Gardasil for Back Door Sex? I'm Still Uncomfortable

Julie Ryan Evans

vaccinationGardasil, the controversial vaccine that’s touted to protect against the human papillomavirus (HPV), was recently approved to prevent anal cancer. Because, you know, the back door method and all ...

It’s already being used to prevent cancer in the standard lady parts (cervix, vulva, and vagina) and to stop vaginal warts for both men and women. So, the fact that Gardasil adds another cancer to its score card seems great on the surface, right?

But when you look closely at this vaccine and what it does, it leaves many questions as to whether it does more harm than good, and if promoting more of its powers is wise before safety concerns are quelled.

We all mourned the loss of Farrah Fawcett to the disease, and no one wants to see anyone suffer such a fate. Knowing that HPV causes about 90 percent of the cases of anal cancer and some simple shots could help wipe it out is pretty incredible.

The problem is that there are countless cases in which the vaccine is thought to be responsible for deaths and debilitating illnesses. A lot of it is more of the he-said, she-said controversy that surrounds the debate around autism and vaccines -- is it big pharmaceutical companies pushing their products at the expense of our health, or are a few people just scaring the rest of us?

In a press release, the SANEVax organization stated that as of January 15, there have been 21,171 adverse reactions and 91 deaths attributed to Gardasil reported. The Truth About Gardasil organization is countering Merck’s “One Less Girl to Get Cervical Cancer” campaign with a documentary titled One More Girl that depicts some of the horror stories believed to be a result of the disease, and the material is frightening.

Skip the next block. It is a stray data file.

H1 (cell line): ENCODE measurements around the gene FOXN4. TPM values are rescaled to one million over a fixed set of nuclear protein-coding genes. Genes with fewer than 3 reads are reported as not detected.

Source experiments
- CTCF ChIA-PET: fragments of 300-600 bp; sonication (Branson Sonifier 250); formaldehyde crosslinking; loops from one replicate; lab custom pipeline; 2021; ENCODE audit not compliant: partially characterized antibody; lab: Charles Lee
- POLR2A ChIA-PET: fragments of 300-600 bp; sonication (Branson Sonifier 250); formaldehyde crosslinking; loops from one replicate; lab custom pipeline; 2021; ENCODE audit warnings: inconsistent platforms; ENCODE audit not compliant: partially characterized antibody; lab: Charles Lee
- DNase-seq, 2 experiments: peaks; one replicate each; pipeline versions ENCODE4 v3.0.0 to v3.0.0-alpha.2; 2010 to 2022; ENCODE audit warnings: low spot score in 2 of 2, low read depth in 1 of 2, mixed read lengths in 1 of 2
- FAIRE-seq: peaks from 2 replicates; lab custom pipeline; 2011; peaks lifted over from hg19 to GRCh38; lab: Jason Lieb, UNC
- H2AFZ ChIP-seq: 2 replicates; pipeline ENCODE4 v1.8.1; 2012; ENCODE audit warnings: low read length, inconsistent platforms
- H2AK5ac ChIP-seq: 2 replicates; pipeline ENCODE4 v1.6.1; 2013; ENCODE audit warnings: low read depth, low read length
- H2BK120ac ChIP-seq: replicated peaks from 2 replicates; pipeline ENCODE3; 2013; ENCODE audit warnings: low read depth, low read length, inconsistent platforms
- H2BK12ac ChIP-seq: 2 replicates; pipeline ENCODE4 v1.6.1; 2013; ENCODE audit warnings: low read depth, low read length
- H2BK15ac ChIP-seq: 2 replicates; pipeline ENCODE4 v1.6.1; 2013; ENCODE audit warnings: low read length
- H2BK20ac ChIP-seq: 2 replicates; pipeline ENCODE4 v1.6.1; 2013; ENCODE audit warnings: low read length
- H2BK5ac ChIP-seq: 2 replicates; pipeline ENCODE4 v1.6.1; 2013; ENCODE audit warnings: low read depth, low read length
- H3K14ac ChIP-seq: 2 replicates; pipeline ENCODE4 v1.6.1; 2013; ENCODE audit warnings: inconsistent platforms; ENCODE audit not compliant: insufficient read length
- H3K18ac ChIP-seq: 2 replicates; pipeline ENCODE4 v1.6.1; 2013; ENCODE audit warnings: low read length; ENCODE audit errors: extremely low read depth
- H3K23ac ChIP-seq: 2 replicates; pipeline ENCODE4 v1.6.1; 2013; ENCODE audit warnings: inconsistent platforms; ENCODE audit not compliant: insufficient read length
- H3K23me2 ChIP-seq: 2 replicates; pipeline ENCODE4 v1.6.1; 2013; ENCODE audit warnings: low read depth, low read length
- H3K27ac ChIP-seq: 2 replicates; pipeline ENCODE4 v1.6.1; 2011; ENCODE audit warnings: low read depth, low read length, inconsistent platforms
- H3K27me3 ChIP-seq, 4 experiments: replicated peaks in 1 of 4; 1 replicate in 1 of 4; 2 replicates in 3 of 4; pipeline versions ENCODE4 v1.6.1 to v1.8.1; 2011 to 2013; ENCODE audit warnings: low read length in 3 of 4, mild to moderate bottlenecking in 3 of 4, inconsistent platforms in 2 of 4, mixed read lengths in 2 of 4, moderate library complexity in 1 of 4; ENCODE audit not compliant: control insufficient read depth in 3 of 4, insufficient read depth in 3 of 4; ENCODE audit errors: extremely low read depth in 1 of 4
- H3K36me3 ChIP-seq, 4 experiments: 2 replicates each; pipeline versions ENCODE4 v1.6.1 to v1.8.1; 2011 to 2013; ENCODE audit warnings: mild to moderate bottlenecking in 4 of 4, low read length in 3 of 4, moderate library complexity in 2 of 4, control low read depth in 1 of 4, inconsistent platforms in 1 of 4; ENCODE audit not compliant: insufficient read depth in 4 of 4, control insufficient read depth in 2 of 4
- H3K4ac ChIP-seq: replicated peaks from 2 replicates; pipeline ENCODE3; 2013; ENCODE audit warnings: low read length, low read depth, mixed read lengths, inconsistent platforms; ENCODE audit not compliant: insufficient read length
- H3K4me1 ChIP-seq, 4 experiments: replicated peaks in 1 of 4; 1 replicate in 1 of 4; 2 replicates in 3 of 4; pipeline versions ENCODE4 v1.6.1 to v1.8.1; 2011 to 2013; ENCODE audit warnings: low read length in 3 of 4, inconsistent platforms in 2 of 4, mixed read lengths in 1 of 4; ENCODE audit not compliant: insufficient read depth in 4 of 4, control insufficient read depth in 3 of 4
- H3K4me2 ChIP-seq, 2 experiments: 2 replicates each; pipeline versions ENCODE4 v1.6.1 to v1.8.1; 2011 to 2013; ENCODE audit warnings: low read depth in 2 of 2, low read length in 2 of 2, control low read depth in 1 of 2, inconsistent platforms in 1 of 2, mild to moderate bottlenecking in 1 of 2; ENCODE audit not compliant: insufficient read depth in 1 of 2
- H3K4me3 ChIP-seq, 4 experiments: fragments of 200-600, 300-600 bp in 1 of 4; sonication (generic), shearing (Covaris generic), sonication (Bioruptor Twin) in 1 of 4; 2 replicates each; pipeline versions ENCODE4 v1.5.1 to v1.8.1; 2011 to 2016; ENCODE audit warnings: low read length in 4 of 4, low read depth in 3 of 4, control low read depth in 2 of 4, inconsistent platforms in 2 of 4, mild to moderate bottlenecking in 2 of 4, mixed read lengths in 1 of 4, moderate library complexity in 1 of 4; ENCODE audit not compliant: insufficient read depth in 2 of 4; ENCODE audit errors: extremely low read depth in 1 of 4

“The HPV vaccine travesty will go down in history as an example of unethical experimental medical procedures harming the health and well being of the very people the vaccines were supposedly designed to protect,” states Leslie Carol Botha, media relations for One More Girl.

On the other side are people who tell you that’s an overreaction, and that it’s crazy not to do whatever we can to prevent something as deadly as cancer. The Food and Drug Administration and the Centers for Disease Control have approved it, which is somewhat reassuring as well ... but only somewhat.

The disease is rare -- in 2010, there were about 5,300 cases and 700 deaths from anal cancer. And HPV can be prevented by safe sex. If you’re having unprotected sex, then HPV may be the least of your worries.

I won't subject myself or my children (it’s approved for ages 11-26) to an iffy vaccine to prevent a disease that carries a slight risk anyway -- and can be prevented in other ways, like making sure my kids DON'T HAVE SEX. Though my children are young -- perhaps as they get older and move into a more sexual arena, I’ll be more scared of that prospect than the shot. My hope is that by then, doctors will have worked out all these questions about the side effects, and case closed.

Have you gotten the Gardasil vaccine? Would you or will you encourage your children to get it?


Image via lu_lu/Flickr

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